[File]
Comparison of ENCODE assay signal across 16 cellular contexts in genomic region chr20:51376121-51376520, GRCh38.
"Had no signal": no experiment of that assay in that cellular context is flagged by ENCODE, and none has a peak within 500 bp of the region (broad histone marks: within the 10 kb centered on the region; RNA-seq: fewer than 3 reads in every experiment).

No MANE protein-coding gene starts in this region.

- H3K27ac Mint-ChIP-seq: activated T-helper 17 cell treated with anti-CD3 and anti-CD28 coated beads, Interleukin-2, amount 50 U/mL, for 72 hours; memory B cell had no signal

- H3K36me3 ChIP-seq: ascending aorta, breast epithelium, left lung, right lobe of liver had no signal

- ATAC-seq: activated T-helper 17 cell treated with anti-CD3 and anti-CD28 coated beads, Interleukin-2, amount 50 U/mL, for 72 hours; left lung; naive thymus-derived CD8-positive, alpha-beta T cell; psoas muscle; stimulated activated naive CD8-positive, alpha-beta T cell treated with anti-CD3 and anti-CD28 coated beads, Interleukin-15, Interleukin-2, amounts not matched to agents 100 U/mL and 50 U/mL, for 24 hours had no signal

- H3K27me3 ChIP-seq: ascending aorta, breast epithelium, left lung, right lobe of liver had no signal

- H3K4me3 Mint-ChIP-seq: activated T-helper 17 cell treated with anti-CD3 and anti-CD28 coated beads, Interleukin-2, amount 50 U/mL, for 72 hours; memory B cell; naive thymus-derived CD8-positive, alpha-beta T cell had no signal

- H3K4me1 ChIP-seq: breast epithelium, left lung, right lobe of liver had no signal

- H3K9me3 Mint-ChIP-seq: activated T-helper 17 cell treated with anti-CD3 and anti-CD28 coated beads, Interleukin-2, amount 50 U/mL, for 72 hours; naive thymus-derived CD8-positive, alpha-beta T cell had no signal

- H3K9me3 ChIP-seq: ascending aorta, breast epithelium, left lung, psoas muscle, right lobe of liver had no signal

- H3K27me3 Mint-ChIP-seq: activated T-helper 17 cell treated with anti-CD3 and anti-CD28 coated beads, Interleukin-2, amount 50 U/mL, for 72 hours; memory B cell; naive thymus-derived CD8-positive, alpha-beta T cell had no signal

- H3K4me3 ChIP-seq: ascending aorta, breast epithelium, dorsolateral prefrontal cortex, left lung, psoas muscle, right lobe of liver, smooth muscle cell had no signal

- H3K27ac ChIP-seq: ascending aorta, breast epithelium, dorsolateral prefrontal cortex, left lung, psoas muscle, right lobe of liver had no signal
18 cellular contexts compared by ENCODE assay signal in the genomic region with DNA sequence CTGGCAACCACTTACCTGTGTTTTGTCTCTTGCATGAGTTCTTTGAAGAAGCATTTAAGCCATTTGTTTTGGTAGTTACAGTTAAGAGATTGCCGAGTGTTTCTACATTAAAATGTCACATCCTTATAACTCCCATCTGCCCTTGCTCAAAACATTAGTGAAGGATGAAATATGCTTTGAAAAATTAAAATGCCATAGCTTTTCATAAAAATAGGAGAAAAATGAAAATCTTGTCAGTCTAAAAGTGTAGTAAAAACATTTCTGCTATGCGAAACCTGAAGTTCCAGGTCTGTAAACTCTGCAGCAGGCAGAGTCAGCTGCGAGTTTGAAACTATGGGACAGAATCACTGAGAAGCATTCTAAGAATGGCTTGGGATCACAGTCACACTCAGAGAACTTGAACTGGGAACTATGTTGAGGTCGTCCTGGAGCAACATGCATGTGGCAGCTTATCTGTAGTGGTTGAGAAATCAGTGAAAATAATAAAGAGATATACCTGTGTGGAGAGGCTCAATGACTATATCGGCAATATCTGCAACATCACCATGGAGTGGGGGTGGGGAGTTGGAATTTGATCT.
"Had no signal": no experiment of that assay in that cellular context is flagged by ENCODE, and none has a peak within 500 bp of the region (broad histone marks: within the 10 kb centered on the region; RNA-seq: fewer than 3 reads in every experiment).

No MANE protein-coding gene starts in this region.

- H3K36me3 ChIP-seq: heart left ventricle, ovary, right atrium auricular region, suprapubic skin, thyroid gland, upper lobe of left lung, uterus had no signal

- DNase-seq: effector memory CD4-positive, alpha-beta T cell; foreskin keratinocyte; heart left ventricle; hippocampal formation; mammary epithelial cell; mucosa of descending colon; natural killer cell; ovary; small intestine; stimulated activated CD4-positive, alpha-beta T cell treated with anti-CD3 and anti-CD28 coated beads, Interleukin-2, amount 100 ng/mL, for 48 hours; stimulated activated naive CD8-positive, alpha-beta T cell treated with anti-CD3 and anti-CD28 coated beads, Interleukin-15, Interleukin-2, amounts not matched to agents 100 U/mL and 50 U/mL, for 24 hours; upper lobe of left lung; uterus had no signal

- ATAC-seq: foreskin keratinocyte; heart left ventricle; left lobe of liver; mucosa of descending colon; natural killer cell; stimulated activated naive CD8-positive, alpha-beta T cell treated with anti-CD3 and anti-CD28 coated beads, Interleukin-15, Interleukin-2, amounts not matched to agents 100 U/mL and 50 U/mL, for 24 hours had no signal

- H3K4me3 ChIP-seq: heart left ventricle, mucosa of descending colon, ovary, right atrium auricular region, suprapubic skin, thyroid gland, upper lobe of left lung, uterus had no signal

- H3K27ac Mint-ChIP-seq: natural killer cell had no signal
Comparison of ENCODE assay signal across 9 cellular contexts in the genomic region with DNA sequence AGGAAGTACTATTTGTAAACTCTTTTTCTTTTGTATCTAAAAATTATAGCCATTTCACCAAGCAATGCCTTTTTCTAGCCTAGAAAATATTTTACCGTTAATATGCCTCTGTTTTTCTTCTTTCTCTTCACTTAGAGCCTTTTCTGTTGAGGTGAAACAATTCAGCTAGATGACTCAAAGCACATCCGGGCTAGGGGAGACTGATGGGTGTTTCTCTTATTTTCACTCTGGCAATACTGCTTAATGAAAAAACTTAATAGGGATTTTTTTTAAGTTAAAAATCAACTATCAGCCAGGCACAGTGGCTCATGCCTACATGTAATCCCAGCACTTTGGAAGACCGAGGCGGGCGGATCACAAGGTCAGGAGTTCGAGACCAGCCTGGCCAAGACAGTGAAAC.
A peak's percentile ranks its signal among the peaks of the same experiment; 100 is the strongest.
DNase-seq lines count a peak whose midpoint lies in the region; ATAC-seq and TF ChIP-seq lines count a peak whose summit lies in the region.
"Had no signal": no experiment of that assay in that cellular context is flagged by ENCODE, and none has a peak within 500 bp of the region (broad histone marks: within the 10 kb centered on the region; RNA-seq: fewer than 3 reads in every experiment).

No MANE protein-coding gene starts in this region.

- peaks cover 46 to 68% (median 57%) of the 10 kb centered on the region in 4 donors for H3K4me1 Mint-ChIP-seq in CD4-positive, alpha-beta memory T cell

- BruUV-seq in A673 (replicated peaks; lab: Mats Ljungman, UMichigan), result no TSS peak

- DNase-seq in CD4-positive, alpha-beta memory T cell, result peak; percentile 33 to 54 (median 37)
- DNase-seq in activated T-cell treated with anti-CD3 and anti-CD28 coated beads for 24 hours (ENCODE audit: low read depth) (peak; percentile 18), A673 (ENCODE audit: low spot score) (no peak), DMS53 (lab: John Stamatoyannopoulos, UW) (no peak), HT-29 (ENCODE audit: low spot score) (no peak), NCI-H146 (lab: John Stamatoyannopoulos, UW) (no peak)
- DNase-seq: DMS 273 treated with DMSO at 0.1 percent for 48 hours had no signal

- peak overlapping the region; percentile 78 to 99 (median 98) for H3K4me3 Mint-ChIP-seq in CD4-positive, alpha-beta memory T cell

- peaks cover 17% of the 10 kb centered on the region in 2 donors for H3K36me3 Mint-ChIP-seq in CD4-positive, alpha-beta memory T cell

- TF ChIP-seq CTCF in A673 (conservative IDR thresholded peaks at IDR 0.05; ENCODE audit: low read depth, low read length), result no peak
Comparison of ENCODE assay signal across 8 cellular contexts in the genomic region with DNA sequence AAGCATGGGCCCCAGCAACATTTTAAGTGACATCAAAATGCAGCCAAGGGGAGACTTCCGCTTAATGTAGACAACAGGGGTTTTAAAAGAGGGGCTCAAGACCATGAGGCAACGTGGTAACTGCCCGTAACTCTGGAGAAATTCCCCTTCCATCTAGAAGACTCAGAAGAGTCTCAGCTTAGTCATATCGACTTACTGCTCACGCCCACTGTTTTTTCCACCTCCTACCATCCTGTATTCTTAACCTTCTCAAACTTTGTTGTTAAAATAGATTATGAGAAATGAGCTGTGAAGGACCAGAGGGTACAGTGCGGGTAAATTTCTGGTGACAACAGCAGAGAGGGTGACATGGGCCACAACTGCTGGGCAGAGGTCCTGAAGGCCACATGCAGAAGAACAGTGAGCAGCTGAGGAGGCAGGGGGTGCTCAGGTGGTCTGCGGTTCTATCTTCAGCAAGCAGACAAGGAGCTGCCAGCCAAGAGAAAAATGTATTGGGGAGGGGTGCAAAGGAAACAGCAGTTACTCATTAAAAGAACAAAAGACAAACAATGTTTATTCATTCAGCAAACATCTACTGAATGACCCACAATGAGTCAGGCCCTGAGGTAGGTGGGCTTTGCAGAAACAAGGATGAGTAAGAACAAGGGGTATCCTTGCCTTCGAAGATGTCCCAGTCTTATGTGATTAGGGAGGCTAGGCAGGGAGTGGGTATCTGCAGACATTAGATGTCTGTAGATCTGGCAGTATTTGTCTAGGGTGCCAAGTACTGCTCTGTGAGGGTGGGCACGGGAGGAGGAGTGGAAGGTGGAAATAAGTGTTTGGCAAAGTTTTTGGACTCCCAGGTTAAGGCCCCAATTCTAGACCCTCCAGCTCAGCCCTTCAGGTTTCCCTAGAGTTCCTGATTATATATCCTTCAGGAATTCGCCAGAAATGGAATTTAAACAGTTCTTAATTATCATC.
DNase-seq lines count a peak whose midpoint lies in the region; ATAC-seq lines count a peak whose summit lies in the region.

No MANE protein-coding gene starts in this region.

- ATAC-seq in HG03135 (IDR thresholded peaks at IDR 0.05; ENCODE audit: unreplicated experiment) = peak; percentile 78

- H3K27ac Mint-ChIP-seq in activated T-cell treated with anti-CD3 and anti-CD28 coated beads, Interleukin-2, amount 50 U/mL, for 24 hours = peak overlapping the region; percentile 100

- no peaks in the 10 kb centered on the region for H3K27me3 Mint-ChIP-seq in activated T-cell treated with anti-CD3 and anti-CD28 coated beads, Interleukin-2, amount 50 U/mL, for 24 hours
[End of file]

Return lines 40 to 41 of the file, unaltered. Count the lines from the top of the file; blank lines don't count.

- H3K27ac Mint-ChIP-seq in activated T-cell treated with anti-CD3 and anti-CD28 coated beads, Interleukin-2, amount 50 U/mL, for 24 hours = peak overlapping the region; percentile 100

- no peaks in the 10 kb centered on the region for H3K27me3 Mint-ChIP-seq in activated T-cell treated with anti-CD3 and anti-CD28 coated beads, Interleukin-2, amount 50 U/mL, for 24 hours